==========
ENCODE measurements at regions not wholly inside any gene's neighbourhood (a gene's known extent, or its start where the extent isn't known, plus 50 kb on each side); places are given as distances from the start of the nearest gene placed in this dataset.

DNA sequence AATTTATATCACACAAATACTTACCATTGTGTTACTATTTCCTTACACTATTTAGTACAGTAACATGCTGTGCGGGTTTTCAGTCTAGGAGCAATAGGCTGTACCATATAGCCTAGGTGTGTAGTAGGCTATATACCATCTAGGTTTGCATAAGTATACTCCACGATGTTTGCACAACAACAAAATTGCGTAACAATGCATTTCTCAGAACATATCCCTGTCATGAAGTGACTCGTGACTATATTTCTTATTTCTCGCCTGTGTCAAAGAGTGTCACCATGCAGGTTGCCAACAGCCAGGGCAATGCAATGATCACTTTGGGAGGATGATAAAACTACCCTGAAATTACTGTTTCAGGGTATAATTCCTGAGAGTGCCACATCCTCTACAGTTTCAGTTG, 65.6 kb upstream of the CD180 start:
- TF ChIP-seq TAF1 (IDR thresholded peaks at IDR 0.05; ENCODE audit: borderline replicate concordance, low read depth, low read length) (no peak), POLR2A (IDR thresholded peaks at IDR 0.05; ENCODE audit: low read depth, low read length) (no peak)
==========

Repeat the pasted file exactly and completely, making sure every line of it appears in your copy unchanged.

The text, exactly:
ENCODE measurements at regions not wholly inside any gene's neighbourhood (a gene's known extent, or its start where the extent isn't known, plus 50 kb on each side); places are given as distances from the start of the nearest gene placed in this dataset.

DNA sequence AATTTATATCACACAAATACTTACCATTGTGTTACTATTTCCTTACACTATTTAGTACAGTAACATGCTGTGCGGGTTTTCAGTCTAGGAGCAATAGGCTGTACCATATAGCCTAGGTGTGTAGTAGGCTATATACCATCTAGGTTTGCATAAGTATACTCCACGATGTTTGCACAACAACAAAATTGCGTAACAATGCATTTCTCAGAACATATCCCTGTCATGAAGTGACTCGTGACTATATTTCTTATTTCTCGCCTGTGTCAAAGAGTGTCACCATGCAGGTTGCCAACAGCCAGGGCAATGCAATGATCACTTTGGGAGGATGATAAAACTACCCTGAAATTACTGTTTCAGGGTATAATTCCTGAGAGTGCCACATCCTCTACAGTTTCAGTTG, 65.6 kb upstream of the CD180 start:
- TF ChIP-seq TAF1 (IDR thresholded peaks at IDR 0.05; ENCODE audit: borderline replicate concordance, low read depth, low read length) (no peak), POLR2A (IDR thresholded peaks at IDR 0.05; ENCODE audit: low read depth, low read length) (no peak)